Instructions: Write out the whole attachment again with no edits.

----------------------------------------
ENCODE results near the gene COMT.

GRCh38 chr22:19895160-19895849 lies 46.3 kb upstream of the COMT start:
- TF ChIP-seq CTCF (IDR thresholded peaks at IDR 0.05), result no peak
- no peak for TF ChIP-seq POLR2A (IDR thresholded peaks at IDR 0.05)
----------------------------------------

ENCODE results near the gene COMT.

GRCh38 chr22:19895160-19895849 lies 46.3 kb upstream of the COMT start:
- TF ChIP-seq CTCF (IDR thresholded peaks at IDR 0.05), result no peak
- no peak for TF ChIP-seq POLR2A (IDR thresholded peaks at IDR 0.05)